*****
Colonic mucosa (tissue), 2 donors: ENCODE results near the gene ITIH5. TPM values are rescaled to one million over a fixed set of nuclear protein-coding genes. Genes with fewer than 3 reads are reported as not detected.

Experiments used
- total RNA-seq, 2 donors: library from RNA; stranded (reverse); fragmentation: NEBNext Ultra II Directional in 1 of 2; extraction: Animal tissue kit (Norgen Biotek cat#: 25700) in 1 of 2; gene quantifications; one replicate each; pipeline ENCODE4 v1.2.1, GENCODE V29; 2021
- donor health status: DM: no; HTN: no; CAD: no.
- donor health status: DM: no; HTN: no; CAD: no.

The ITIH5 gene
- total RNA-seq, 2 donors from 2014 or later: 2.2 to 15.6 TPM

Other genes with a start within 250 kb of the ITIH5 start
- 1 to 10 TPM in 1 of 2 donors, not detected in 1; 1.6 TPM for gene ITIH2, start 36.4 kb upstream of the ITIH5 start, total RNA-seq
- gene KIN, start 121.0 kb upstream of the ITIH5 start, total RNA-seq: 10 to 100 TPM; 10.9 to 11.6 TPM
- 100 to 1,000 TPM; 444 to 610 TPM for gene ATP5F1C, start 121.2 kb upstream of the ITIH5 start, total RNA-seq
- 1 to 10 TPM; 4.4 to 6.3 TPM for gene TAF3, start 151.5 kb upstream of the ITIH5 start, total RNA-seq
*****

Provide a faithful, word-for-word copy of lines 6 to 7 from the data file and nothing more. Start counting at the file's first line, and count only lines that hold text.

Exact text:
The ITIH5 gene
- total RNA-seq, 2 donors from 2014 or later: 2.2 to 15.6 TPM